On this superficial scale of chromaticity, P.K. Subban is endowed with the darkest of chocolate hues. None of this should matter in a game of Olympic hockey where the only colour on our minds is gold. And Subban's skin colour should definitely be of no consequence in a multicultural country like Canada. Yet, reaction to the sight of a black man on Team Canada's Sochi roster, as it did at the 2013 World Juniors, revealed that a nation that "doesn't see race" has discarded its rose-coloured glasses.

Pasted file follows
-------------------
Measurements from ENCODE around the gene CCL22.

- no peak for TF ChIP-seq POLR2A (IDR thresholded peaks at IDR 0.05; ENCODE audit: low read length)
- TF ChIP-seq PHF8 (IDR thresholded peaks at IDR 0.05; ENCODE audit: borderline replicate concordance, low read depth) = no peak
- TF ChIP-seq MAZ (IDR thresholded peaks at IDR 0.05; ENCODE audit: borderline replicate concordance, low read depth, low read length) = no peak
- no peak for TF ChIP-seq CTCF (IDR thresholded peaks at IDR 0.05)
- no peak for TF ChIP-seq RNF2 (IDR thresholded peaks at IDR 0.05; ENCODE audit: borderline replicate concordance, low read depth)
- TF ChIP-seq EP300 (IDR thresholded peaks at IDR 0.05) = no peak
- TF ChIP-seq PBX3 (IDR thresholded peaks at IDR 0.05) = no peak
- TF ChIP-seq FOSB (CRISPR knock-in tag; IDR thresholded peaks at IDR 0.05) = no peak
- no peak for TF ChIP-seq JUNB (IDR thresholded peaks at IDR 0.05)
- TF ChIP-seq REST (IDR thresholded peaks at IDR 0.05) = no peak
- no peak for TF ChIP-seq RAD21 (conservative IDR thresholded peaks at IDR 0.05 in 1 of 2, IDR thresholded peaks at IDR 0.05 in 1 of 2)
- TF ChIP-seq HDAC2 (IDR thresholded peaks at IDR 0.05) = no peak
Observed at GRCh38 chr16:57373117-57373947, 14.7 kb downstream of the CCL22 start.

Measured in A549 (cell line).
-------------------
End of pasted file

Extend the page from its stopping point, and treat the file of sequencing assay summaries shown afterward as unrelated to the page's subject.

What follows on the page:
While LGBT people in Canada and the United States certainly still face important struggles in attaining equal rights and protection from discrimination based on sexual or gender orientation, their peers in Russia are dealing with a dangerous erosion of their freedom and safety. Though homosexuality has not been illegal in Russia since 1993, in recent years officials have denied permits for Pride parades and intimidated and arrested LGBT activists in the country. In June of 2013, the country passed a new law stating that "propaganda of non-traditional sexual relationships" aimed at minors was now banned.